Friday, February 16, 2007

My weekend

Last weekend, I was on triage. Want an idea of what that's like? Read here. In the meantime, I'm in a holding pattern. I have a young donor and we're going to the OR at 1500. I was just complaining the other day that all my OR's seem to be at 4am. Fortune has smiled on me today, Hopefully, God willing and the creek don't rise, I'll be home in time for The Soup.

I'm thinking of doing a post on the ethics of who gets listed for an organ. Should drug addicts get a new liver? More to come, but I'm interested to hear peoples stories on the matter.


Elizabeth said...

Hrm. I'd like to see a transplant ethics post. Interesting topic.
Idealistically (and with extremely limited knowledge on the subject) I'd say no one life is worth more than another. Realistically...if I were an otherwise healthy and well behaved person, I'd be really pissed if someone who smoked heavily, drank heavily, etc. got an organ instead of me. Although in that case, the smoker/heavy drinker/etc. would probably be sicker and thus more in need of the organ.
In that same thread, should the organ be given to the person with the highest chance of survival after the transplant, or the one with the lowest chance without it...

Anonymous said...

I think this is a great topic and i can't wait to hear your thoughts.

I am a 30yr old with kidney failure. When I was a child i developed FSGS which is an ideopathic kidney disease. I live in a region where the list is loooong - 8-10 years (i have O blood) and expected survival on dialysis is 5 years, so... the math is bad.

In truth I find it hard that the wait is so long becuase so many people did not control their diabetes or hypertension. I have always taken very good care of myself, and now that I have a disease which I did nothing to cause, the fact that I might die before I can get a transplant becuase so many people didn't take care of themselves deeply frustrates me.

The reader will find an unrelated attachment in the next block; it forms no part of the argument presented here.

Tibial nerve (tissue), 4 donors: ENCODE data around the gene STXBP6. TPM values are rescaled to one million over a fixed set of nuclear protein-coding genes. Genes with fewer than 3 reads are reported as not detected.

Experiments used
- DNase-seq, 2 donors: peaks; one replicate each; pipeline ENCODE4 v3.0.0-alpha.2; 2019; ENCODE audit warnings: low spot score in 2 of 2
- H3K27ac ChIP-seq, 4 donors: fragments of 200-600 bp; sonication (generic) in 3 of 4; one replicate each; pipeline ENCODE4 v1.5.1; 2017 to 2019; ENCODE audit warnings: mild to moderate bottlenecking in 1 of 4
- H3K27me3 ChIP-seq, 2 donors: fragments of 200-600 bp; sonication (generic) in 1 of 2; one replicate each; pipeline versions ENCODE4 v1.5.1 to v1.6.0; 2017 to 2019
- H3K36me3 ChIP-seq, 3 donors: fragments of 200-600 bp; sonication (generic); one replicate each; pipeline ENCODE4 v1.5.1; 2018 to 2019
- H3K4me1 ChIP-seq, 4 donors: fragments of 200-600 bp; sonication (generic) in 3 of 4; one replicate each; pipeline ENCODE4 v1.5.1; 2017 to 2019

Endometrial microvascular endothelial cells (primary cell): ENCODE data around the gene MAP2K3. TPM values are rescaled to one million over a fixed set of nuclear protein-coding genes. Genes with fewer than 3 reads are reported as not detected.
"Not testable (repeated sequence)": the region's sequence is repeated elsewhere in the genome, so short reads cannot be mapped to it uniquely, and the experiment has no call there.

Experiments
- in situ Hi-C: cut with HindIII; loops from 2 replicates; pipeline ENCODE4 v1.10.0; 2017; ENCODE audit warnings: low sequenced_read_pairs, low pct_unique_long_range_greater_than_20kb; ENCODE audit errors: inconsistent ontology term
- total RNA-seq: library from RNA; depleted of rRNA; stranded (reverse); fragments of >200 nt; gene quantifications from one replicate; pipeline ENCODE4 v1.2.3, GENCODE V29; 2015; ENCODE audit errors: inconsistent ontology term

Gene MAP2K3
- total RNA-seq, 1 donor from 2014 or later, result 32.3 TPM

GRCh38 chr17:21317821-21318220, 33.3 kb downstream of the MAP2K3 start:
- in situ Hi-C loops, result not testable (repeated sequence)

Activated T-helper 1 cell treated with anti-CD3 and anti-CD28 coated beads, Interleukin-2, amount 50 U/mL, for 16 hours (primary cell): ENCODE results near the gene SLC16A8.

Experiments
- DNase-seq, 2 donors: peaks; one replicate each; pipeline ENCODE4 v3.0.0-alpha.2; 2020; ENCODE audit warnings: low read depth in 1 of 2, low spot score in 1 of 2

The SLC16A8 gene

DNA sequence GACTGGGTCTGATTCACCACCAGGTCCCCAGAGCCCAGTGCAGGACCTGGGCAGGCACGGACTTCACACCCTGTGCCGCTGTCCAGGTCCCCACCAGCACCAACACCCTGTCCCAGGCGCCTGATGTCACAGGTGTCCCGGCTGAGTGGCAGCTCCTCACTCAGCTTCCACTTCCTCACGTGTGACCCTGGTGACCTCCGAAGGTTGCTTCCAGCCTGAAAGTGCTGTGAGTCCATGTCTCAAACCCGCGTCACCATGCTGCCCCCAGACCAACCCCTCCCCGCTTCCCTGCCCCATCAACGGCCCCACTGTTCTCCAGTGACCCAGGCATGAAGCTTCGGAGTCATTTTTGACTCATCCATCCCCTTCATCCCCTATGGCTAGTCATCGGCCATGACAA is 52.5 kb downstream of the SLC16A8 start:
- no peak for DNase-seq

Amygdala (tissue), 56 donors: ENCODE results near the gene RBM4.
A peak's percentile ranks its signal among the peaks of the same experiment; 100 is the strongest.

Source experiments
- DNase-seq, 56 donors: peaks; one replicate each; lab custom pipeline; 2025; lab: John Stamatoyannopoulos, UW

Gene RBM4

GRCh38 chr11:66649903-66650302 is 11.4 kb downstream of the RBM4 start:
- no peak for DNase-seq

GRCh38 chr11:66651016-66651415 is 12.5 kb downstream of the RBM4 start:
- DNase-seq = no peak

Right now there is an interesting issue in kidney world which is if they should change the list so that people who have a longer life expectancy get the organ. Right now 85 year olds are being given the organs of people in the twenties and thirties which seems CRAZY to me. I think that expected survival length is a great way to allocate these precious organs but I know from the patient boards than anyone over 50 is violently against it and due to the power of AARP maybe no change will be possible which is a terrible thing.

AzRN said...

Actually transplant programs have criteria for who is listed and who goes status 7. At our program, we seriously look at ETOH abuse, recreational drug use, and even tabacco abuse in potential recipients.

As a research coordinator in a solid organ transplant program that does both live and deceased donor transplants, I see these recipients pre and post transplant. Giving a kidney or a lobe of your liver to someone is a huge gift. It is a priceless gift as are the deceased donor organs we have to approach families for.

I have a real problem with recipients who do not take care of those precious organs as there are many in need and not enough organs to go around. If someone cannot get a handle on their lifestyle choices (tabacco abuse, ETOH abuse, etc...), how will they be able to handle the rigors of maintaining a new organ?

Anon- does your program offer living donor transplant? That can be a viable option for some folks. If not, think about looking at other programs and looking at all your options. Best case would be getting transplanted before you end up on dialysis. Good luck!

Manu Varma said...

There are a ton of angles to the ethics of who should get listed for an organ. Age, cause of organ failure, other habits, disabilities, geography... Would love to hear your thoughts on any of these.

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